built a large scale wooden letterform framework, then wrapped the wooden framework with soil held by muslin. The soil had a mixture of nutrients and grass seeds, so the letters would grow and develop/fall apart over the course of the exhibition. Propeller: What are some of your favorite artists working today/what artists have or continually inspire you? Nous Vous: Working today there’s only a few, really. We’re most inspired by people who worked without any easy way of producing things—we feel there’s a lot that can be learnt from process which is being lost in contemporary practice. Process can inform ideas as much as simply thinking—materials and methods speak to you and give you ideas if you engage with them. This is why we find it really difficult to find individuals or groups we’re consistently inspired by at the moment. That’s not to say we don’t enjoy contemporary practitioners’ work—there are a lot of individual projects, pieces of work we enjoy. We like David Hockney, Jaakko Pallusvuo, Himaa, Misaki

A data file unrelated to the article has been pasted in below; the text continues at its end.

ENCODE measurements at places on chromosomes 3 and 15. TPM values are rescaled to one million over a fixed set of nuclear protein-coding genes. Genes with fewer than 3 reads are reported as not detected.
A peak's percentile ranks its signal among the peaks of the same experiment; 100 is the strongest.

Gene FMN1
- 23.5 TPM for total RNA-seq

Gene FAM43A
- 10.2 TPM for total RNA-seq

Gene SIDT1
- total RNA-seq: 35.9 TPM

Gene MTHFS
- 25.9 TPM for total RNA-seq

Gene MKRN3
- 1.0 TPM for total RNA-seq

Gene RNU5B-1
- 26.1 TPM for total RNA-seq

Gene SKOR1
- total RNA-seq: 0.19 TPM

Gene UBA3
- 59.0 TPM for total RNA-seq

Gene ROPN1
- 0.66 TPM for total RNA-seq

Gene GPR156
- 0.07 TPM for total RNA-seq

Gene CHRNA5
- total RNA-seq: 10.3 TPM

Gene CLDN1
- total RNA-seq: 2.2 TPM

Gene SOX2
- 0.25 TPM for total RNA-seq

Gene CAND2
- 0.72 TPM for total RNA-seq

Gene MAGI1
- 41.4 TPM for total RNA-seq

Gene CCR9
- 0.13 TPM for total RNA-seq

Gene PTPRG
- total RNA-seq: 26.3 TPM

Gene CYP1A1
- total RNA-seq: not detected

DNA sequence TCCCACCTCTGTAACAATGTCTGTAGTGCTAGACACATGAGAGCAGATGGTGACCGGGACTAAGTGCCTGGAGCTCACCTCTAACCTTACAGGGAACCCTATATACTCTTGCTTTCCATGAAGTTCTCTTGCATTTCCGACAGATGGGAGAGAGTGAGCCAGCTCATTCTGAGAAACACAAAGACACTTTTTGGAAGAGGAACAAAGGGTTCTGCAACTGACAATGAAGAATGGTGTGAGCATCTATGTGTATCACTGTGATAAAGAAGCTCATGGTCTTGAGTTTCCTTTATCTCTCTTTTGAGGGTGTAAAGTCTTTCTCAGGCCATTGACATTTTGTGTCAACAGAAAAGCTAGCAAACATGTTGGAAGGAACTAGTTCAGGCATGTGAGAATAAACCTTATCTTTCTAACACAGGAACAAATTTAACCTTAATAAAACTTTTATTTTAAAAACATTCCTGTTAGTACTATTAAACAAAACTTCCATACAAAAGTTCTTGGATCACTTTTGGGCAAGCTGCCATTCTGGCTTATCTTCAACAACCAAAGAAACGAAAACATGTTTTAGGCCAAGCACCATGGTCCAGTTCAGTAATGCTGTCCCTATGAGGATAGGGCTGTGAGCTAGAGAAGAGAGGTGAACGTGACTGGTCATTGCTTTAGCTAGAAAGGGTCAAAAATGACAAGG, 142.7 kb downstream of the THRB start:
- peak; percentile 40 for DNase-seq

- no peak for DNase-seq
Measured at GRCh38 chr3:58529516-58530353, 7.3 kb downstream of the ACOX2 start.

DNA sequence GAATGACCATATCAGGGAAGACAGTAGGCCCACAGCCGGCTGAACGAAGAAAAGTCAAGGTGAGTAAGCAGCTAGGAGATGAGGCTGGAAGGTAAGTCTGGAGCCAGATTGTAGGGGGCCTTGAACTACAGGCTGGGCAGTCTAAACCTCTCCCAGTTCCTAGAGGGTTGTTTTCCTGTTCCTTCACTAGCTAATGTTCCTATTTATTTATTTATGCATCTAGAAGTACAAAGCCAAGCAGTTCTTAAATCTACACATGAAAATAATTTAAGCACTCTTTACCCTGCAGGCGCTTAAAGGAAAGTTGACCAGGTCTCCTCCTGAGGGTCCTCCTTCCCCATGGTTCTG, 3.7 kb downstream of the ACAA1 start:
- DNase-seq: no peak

Kawai. Propeller: What ten ingredients would you bring to a deserted island? Nous Vous: A pencil case x 2 A drumkit x 2 A cafetiere x 2 A coffee plant x 2 Swimming trunks x2 Propeller: Can you name a book that has changed you? Nous Vous: Here’s two: The Craftsman by Richard Sennett, and Design as Art by Bruno Munari. Ω

Photography by Mike Datz

Chicago in Winter

Afternoon Skate


Heat Lamps


Daley Plaza

Night Skating

Millennium Park


Urban Art





By Alex Behr






ast spring at the Someday Lounge, a club at the edge of Portland, Oregon’s, moribund Chinatown, I saw a performance of Mortified, a revolving comedy show of adults sharing their adolescent gaffes. One guy sang his highschool-era lyrics written in the style of Rush. Another performer read her critiques of makeout sessions at Jewish summer camp. The club held about two hundred people, and the performances felt like a junior high talent show, only with booze, intentional irony, and better lighting. In the dark, I was laughing like a horse in a Looney Tunes cartoon, open mouthed, dumbstruck. On the sidewalk after the show, I recognized one of the performers, and asked how she got on the show. She said it was easy—she auditioned via the website. Before applying to Mortified, though, I had an attitude that was part sour grapes and part total crush. I knew I had the diary goods to be on the show, because Bananafish, my friend Seymour Glass’s fanzine in San Francisco, had excerpted my sixth-grade diaries long before Mortified existed. I like to portray myself as someone with my shit together, but my teen-age diaries prove how much of an effort it is. From 1977, age 12: